For example, let’s take the phrase “whatever is true.” In Bob’s prayer example he allowed this statement to remember what is true about his friend, Joe. Here are some things:
- Joe is more loved by God than anyone else
- Jesus is continually praying for Joe
- God designed and redeemed Joe as an expression of God’s creative love
- God’s not out to get Joe and doesn’t love to inflict cancer
- God has the power to heal
I won’t keep listing the truths Bob rehearsed in this prayer. God doesn’t need to be reminded of these truths, but Bob and Joe do. And so do we.
If you ask “what else” about each of the eight concepts listed in Phil. 4:8 you will be able to think more deeply and thoughtfully for hours.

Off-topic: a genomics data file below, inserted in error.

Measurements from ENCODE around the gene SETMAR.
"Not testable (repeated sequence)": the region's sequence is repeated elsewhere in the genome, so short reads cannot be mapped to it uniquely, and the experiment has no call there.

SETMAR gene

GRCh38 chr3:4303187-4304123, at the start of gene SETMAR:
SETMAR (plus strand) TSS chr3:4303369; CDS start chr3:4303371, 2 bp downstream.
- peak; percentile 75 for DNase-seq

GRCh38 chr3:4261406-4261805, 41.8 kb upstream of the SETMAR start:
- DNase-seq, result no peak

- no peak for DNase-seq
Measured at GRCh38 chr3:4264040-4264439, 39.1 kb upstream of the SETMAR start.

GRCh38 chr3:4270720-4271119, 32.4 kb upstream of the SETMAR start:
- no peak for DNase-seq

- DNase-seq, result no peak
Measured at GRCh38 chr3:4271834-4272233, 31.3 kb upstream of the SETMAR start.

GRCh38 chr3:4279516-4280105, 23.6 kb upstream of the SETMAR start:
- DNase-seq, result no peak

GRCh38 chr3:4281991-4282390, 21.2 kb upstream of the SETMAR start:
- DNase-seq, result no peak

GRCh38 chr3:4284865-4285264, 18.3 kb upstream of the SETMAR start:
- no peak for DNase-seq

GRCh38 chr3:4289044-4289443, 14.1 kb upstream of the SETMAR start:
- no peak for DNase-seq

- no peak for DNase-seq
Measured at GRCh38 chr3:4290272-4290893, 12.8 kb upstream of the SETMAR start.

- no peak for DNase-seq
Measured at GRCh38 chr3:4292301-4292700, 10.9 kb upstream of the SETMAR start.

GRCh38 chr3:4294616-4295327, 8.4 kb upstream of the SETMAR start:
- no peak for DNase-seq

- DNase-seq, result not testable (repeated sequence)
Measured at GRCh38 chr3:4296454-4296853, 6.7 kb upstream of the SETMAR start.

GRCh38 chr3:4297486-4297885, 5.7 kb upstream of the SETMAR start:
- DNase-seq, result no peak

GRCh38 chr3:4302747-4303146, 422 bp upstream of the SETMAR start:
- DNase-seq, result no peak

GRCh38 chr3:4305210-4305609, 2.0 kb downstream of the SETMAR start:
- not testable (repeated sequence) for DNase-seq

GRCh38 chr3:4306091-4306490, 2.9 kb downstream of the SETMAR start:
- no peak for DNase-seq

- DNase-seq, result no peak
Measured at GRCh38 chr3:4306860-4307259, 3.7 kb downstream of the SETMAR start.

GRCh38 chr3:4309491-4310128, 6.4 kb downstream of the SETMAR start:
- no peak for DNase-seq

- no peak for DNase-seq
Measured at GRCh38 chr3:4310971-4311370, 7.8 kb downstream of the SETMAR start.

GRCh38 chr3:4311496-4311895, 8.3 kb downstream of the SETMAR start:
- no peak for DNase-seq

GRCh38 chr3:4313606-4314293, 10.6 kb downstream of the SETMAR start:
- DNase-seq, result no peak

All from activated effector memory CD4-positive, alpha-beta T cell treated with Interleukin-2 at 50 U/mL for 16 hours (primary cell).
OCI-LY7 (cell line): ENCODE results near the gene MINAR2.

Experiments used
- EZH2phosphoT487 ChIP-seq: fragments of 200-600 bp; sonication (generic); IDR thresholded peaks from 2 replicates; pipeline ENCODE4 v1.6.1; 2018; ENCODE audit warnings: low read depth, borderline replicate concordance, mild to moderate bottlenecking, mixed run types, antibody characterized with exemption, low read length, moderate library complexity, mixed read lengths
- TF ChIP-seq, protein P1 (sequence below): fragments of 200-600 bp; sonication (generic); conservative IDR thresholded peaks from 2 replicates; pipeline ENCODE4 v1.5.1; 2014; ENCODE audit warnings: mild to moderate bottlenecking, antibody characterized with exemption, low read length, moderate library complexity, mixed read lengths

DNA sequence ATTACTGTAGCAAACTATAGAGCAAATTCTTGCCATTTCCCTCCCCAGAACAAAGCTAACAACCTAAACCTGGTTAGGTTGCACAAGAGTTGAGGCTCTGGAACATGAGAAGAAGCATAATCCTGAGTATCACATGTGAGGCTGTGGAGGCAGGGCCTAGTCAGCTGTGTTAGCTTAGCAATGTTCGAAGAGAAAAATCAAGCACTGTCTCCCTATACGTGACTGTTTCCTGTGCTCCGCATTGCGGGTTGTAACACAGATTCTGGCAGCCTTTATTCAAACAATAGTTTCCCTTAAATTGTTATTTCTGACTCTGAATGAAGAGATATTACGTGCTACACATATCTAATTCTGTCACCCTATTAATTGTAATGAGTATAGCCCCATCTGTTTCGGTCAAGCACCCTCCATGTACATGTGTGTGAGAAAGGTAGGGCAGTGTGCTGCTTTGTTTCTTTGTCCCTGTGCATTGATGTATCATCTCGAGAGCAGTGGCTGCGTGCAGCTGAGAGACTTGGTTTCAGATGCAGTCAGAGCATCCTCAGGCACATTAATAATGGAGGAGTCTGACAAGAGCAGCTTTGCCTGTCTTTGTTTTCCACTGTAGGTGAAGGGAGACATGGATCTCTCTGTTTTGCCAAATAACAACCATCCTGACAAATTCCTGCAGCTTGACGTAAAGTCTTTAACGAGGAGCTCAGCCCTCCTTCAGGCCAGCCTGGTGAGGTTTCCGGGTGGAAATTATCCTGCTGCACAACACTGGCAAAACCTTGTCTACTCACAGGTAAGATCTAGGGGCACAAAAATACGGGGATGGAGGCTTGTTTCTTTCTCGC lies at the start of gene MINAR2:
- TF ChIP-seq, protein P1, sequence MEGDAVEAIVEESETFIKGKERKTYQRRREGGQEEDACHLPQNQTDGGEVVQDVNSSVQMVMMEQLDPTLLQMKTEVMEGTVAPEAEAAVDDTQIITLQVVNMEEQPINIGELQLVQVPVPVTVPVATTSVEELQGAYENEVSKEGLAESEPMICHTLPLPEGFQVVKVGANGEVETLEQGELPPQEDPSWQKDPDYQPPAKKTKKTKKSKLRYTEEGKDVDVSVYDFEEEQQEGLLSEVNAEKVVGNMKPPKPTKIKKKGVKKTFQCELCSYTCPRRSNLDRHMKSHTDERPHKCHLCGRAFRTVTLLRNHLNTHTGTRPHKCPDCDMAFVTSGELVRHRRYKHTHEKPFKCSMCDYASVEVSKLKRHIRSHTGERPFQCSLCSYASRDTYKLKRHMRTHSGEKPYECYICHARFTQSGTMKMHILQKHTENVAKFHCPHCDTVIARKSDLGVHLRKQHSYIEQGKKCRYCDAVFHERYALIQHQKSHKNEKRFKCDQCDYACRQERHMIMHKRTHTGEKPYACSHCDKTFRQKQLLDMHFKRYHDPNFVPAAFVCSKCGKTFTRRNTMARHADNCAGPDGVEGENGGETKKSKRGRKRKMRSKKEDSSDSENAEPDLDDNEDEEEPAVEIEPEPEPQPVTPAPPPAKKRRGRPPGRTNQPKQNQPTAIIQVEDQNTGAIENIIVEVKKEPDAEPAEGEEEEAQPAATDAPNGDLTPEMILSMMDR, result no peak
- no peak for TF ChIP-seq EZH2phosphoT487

Thinking in paragraphs
Remember learning to write essays in school. Our teachers taught us to create an outline that included an introduction, a few paragraphs to make our case, and then a closing paragraph.
For most of us, our prayer life is more like a tweet: a 140 character headline. It might be catchy, but it’s not very deep or extensive.
What if we learned to think in paragraphs? How would that change our thankfulness and prayer life?
That’s what Bob taught me. He told me that I pray in sentences and he prays in paragraphs. He didn’t necessarily write out an outline for spontaneous prayer, but through the discipline of thinking in paragraphs, his prayers became more meaningful.
My goal here is not to teach you to pray more deeply or think more thankfully so others will become impressed with you. Jesus actually warned us about this: